Published in today’s Deccan Herald
When people are wronged, they do feel violated. This being the case, people find it all the more difficult to digest an injustice meted out to them for no particular fault of theirs. The moot question in such situations happens to be, “How to deal with the situation?” Though forgiveness is the best solution, our reaction is mostly one of dejection, seething anger and sometimes revenge.
A story from the Bhagavatha Purana can serve as a case study on the subject. There once lived a powerful king called Karthaveerya Arjuna who ruled over Mahishmathi. Once he ventured into sage Jamadagni’s Ashram. He was rendered a warm and royal hospitality. The king wondered aloud how the sage was able to rustle up such a great fare. The Rishi told him about the divine cow Kamadhenu who was in his possession. Karthaveerya Arjuna promptly coveted the divine animal. Jamadagni was reluctant to part with her. Karthaveerya Arjuna’s ego was offended by the categorical refusal. When he realized that persuasion would not work, he killed the sage in a fit of rage and walked away with Kamadhenu.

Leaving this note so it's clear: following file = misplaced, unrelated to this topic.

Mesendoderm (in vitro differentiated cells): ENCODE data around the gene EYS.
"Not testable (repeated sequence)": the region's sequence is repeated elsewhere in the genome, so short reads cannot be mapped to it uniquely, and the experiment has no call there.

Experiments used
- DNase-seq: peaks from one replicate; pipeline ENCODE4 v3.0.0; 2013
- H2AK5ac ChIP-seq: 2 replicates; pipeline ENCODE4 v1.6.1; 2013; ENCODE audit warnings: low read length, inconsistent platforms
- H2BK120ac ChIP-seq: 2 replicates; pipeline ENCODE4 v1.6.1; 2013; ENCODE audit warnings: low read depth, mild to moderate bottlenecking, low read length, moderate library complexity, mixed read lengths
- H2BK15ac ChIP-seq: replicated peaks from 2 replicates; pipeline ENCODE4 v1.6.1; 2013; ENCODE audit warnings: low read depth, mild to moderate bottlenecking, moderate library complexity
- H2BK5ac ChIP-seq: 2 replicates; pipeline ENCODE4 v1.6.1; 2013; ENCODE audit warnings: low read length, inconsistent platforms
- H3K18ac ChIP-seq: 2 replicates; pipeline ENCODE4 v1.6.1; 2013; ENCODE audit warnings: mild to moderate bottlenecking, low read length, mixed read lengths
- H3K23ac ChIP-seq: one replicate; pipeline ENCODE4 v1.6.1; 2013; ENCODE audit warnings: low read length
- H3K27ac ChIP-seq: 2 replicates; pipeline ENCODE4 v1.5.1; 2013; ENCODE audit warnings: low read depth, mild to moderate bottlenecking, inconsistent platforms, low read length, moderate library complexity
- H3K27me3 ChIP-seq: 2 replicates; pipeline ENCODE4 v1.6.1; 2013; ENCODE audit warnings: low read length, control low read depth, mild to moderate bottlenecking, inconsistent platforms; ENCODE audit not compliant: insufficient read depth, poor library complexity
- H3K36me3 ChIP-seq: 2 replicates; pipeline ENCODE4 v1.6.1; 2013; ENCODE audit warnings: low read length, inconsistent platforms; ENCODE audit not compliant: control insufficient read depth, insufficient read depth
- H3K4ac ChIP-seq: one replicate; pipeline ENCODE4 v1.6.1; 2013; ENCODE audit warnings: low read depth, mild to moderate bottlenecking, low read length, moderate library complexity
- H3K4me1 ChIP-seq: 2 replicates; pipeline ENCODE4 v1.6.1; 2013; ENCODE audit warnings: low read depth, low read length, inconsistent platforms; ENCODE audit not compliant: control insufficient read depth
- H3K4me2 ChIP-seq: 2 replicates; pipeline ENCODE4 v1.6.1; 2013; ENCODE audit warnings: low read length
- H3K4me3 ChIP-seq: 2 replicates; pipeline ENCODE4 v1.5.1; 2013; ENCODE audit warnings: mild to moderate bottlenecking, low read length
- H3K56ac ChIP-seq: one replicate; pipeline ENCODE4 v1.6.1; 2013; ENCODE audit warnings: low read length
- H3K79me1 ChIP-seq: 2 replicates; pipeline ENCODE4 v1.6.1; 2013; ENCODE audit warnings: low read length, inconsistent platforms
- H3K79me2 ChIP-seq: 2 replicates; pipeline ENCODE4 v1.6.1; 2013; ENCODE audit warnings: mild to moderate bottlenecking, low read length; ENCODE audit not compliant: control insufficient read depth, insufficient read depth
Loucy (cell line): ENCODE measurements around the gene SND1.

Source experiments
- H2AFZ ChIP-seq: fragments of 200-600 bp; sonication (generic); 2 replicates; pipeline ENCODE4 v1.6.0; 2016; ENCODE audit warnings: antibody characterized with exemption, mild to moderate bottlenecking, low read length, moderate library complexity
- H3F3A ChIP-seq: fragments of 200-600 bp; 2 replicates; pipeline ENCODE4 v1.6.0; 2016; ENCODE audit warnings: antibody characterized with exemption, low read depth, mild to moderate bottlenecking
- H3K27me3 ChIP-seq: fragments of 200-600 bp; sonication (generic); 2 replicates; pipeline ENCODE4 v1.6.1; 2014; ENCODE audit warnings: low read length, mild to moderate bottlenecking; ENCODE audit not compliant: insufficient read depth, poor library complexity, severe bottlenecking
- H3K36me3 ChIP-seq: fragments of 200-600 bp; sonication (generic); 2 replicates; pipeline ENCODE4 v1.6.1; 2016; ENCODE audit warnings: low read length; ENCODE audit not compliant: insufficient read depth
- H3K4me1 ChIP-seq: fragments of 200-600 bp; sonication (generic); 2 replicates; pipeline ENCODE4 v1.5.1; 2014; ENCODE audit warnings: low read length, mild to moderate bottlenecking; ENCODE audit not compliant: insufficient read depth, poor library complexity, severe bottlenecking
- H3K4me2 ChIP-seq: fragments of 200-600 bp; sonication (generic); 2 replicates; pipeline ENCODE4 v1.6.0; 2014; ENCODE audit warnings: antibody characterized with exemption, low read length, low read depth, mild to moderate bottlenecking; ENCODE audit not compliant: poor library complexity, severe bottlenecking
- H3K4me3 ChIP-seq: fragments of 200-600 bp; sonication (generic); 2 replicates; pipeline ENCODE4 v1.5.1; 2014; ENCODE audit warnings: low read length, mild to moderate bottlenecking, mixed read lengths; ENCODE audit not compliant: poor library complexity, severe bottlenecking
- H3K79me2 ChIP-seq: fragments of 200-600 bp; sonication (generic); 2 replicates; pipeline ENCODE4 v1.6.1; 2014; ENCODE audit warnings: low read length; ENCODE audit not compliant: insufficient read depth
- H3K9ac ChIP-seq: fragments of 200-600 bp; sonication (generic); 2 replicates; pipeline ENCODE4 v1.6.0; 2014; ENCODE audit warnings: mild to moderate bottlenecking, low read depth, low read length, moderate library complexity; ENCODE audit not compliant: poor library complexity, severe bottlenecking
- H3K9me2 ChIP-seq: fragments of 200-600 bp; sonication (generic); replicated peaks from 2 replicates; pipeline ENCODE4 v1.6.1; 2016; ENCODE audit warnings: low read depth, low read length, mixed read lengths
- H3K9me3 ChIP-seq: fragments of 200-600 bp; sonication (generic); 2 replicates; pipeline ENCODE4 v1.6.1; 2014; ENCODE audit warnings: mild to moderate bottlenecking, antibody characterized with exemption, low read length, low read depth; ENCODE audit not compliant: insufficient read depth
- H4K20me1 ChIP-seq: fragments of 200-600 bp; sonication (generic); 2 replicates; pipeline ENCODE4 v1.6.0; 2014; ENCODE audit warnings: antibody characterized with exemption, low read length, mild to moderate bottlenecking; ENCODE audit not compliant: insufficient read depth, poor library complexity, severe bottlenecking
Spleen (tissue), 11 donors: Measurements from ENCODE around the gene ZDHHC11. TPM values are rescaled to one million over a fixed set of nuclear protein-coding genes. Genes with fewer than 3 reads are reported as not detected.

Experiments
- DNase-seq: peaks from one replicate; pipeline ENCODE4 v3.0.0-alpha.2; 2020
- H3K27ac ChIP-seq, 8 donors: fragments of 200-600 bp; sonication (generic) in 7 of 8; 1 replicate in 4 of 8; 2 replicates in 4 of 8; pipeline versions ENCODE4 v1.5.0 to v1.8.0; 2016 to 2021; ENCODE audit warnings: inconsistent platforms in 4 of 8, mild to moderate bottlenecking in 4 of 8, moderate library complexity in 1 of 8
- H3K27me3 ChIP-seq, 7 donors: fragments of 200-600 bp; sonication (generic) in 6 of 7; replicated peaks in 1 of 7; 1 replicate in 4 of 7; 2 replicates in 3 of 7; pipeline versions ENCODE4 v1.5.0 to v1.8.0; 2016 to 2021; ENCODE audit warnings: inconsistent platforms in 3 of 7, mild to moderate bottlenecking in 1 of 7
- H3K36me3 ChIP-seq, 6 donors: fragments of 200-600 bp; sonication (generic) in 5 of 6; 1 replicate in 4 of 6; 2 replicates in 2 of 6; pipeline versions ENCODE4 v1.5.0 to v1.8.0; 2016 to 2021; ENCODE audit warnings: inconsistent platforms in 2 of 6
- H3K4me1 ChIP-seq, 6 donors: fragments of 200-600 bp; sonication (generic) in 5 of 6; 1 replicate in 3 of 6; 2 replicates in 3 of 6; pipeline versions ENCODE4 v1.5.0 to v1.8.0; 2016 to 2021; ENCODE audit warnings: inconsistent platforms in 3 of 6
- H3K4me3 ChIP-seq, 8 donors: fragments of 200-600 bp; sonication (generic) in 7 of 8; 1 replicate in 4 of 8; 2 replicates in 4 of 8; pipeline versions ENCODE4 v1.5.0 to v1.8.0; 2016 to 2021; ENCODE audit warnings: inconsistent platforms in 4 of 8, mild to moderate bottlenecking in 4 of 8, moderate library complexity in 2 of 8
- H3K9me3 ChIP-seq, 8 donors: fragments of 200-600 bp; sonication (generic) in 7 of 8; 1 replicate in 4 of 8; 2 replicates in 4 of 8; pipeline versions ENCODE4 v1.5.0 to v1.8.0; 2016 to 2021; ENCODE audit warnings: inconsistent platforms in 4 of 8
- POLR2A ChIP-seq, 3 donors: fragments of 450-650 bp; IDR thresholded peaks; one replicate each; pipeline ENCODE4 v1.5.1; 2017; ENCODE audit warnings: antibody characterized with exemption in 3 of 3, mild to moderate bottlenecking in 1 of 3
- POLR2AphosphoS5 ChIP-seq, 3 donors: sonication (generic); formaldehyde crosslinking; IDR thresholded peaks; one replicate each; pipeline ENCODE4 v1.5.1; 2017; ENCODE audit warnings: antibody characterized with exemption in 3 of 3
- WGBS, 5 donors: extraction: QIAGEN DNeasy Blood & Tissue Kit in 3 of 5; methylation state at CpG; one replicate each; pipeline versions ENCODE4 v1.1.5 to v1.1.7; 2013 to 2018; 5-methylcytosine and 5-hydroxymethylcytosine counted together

Jamadagni’s son Parashurama came to know of the gory details of the incident. He was livid. He vowed to axe down Karthaveerya Arjuna. He marched out to Mahishmathi furiously to execute his vow. Somehow, the killing of Karthaveerya Arjuna did not satiate his vengeance. He vowed to wipe out the Kshatriya clan off the face of earth. The Purana records that he went around the world twenty one times axing down every single Kshatriya who came his way.
People who have been outraged and penalized unjustly may appreciate Parashurama’s act of violence. They may even feel constrained by the law of the land to mete out justice the way they want to do so. Yet a little reflection on the subject will reveal that the brutality served no purpose. Lots of innocent lives which had little to do with the abominable act had to pay with their lives. It bred animosity, insecurity and an animal instinct to be on the defensive at all times. In fact the result of every battle and war, act of terrorism and vandalism is invariably the same across time and space.
As Mahatma Gandhi said, “An eye for an eye will make the whole world blind.”